The Heinrich Böll Foundation, the Center for Sustainable Finance (SOAS, University of London), and the Global Development Policy Center (Boston University) published a paper by Jubilee USA's Senior Director for Policy and Campaigns, Aldo Caliari, as a contribution to their Debt Relief for a Green and Inclusive Recovery Project.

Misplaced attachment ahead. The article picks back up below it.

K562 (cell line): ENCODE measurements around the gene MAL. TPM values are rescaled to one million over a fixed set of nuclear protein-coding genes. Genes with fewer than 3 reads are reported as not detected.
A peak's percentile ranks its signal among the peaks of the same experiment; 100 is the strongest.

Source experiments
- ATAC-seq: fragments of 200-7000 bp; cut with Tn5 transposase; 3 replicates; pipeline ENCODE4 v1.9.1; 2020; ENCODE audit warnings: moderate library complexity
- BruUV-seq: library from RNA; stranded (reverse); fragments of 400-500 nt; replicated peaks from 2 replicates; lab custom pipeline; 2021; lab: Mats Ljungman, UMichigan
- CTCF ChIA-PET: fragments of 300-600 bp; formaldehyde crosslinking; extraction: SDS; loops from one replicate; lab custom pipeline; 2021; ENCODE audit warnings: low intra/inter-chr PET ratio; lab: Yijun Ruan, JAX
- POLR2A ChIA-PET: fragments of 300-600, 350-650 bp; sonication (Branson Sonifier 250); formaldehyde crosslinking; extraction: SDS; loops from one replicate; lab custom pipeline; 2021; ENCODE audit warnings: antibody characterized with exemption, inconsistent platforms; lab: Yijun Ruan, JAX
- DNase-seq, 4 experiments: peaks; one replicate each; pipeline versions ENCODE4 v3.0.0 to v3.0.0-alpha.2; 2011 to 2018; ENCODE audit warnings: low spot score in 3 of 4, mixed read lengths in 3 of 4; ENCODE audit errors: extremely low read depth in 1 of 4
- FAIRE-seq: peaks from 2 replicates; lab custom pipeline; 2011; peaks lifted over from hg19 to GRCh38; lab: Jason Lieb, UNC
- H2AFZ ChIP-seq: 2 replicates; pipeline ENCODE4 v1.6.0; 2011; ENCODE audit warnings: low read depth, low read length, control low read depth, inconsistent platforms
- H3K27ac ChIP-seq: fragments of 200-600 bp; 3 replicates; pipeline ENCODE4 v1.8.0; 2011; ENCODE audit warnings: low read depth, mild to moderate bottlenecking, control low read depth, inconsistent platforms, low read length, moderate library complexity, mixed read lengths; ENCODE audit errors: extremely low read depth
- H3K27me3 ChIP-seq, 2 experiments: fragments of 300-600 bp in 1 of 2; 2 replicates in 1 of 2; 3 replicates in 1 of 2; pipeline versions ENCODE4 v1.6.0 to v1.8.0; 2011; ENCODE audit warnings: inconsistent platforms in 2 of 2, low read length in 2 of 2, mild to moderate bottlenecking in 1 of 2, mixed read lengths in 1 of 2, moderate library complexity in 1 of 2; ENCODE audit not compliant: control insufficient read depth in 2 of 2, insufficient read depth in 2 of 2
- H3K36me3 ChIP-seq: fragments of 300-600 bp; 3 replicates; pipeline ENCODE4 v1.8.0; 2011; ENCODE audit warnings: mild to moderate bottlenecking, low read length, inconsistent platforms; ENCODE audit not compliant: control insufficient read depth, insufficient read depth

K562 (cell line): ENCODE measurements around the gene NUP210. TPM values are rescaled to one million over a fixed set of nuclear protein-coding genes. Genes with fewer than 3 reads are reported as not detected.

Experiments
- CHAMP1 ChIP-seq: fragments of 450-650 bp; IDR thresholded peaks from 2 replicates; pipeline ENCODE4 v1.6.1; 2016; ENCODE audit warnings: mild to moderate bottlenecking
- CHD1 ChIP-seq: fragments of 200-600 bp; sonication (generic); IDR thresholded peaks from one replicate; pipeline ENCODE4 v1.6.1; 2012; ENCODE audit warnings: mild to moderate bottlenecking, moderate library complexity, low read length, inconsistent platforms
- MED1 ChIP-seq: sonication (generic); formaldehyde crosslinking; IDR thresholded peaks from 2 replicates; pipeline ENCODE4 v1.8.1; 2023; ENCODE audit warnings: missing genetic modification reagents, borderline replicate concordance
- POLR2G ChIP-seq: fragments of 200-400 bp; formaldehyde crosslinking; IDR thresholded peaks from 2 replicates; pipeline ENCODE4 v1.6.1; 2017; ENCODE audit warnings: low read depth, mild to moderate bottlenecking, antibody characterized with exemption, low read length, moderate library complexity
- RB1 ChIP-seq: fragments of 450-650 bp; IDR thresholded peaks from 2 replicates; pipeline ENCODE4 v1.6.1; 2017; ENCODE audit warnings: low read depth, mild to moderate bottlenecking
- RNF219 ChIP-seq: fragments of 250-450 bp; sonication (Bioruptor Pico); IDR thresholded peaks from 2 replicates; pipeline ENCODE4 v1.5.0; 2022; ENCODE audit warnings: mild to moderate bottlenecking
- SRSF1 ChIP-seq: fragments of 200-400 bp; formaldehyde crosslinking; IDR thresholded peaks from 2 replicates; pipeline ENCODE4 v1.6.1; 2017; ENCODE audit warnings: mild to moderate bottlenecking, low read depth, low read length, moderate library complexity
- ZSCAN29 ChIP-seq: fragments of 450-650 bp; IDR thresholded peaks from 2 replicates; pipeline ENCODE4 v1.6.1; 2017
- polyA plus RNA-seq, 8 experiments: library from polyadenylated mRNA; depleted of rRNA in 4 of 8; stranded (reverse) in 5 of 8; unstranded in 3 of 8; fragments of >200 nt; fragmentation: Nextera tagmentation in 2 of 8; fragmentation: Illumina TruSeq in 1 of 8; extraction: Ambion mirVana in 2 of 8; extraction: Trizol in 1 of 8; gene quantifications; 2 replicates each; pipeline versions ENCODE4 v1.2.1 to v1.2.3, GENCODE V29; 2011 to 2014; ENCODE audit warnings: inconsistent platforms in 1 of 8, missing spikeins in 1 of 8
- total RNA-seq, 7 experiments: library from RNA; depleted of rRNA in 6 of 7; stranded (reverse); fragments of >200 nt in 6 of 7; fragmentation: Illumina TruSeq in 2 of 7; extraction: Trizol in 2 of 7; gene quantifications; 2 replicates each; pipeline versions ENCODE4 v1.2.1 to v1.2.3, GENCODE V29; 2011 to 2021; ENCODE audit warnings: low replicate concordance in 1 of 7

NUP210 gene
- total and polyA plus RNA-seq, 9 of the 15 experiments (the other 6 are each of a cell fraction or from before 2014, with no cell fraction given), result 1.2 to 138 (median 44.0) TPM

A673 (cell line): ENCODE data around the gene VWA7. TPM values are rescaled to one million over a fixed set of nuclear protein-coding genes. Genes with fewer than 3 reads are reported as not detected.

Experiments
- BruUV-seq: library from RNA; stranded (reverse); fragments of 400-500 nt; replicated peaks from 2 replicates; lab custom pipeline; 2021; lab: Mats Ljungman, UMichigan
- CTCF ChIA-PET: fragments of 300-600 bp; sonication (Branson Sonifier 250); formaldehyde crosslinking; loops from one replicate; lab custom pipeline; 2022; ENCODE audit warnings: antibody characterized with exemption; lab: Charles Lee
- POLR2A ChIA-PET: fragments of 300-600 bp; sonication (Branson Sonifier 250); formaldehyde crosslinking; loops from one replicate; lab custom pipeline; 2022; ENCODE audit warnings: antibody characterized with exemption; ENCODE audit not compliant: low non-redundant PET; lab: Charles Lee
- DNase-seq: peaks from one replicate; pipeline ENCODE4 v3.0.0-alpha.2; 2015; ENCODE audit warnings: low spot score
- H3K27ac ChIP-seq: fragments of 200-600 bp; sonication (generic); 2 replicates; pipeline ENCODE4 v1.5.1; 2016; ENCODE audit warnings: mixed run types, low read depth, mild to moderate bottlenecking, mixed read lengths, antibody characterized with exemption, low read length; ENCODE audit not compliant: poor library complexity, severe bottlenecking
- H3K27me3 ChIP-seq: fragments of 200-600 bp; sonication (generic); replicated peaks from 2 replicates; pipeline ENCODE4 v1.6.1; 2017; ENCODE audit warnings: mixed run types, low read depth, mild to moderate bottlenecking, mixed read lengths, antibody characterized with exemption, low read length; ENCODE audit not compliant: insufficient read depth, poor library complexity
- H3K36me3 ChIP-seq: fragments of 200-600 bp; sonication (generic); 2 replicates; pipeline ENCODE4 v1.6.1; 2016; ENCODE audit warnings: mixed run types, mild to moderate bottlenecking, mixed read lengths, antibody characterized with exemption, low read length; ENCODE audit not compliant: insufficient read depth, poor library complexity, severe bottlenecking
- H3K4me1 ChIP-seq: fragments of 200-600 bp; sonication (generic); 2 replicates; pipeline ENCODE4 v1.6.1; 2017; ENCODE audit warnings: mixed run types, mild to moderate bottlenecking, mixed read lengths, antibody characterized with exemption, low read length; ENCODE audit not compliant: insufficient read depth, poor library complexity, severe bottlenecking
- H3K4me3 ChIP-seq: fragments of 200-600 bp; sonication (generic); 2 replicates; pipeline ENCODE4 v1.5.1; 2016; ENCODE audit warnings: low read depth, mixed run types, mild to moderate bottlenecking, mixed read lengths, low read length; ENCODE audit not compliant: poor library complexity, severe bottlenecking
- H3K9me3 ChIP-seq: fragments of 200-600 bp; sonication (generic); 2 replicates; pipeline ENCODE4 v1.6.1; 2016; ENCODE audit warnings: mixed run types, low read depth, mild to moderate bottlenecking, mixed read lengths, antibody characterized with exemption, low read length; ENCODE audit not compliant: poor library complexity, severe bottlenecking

The Covid-19 crisis has dealt a blow to developing-country economies, which were already facing rapidly rising debt burdens, calling into question their ability to scale-up climate investments. As the international community considers a menu of options to address the rising prospect of widespread debt distress and defaults in the developing world, it will be crucial that it weighs how such options can best contribute towards addressing the equally urgent climate crisis. Having that need in mind, the current paper examines the experience with debt-for-development swaps and major debt relief processes in order to draw some lessons that could help shape a debt-for-climate initiative (DCI). It concludes that, in order to significantly expand the fiscal space and create the incentives for investing in climate change adaptation and mitigation, a DCI would have to be a transaction capable of combining debt cancellation and swaps in creative ways. It also makes some recommendations to ensure the scheme reaps the benefits that swaps and debt relief have proven they can bring, while avoiding some of their identified shortcomings.